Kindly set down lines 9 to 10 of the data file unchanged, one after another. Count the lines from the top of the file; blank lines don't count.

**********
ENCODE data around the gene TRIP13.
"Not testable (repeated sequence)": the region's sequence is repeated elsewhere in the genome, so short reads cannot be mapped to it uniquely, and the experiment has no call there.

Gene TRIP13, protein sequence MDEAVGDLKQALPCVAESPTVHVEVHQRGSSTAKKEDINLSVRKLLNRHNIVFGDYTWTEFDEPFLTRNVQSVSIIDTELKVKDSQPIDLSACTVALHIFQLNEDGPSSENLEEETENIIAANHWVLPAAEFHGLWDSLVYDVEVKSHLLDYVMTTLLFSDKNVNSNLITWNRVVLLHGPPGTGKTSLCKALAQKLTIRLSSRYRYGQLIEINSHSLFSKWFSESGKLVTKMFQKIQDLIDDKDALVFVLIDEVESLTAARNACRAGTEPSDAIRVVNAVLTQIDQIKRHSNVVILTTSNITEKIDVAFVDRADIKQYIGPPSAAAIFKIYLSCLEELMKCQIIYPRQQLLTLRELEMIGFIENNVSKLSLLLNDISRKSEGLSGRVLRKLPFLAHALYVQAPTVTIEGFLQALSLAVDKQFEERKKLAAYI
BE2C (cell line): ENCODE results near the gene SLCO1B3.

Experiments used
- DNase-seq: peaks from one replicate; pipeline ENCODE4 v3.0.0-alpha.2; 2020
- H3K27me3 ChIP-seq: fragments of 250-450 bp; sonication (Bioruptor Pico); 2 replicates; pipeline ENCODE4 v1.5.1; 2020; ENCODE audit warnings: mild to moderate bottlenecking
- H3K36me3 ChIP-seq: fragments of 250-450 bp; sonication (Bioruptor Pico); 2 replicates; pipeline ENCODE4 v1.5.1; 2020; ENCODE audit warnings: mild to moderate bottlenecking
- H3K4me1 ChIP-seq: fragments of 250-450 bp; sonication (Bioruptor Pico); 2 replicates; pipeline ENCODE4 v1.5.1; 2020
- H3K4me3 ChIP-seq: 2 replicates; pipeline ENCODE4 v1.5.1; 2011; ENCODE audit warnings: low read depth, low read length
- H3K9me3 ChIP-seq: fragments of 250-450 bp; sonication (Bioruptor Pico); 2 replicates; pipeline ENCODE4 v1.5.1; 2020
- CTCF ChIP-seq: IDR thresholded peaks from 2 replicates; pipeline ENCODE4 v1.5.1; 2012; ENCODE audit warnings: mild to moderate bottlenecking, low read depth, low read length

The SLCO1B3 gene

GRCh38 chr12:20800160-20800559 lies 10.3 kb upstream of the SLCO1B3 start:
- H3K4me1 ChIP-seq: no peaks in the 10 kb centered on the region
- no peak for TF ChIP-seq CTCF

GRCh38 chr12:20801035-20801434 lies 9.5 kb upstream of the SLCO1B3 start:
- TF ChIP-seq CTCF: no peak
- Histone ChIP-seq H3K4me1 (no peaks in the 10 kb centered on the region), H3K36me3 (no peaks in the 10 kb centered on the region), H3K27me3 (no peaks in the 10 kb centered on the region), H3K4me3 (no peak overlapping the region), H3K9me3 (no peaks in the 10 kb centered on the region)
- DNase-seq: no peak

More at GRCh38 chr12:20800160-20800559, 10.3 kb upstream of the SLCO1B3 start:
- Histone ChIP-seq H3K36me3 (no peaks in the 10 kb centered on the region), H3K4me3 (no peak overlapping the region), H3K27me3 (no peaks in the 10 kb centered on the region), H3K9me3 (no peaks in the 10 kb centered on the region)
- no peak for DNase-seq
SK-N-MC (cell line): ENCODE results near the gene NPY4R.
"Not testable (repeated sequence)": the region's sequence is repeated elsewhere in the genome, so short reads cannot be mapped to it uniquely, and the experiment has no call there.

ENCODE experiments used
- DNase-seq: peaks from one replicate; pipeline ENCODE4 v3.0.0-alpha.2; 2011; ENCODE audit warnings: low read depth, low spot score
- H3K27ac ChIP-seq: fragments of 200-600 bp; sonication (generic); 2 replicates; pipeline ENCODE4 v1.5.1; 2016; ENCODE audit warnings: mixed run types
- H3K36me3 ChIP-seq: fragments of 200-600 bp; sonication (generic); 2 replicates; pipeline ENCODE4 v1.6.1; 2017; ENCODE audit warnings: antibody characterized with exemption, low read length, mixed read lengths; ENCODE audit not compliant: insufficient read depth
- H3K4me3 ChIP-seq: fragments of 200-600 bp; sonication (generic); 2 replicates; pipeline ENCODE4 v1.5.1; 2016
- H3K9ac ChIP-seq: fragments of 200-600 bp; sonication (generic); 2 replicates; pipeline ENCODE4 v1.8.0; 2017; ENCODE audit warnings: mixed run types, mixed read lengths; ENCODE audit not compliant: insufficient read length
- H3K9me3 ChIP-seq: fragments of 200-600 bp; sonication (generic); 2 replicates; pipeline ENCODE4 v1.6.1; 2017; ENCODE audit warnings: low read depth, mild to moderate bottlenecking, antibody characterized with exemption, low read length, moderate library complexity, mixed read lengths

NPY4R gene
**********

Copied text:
- H3K4me1 ChIP-seq: fragments of 250-450 bp; sonication (Bioruptor Pico); 2 replicates; pipeline ENCODE4 v1.5.1; 2020
- H3K4me3 ChIP-seq: 2 replicates; pipeline ENCODE4 v1.5.1; 2011; ENCODE audit warnings: low read depth, low read length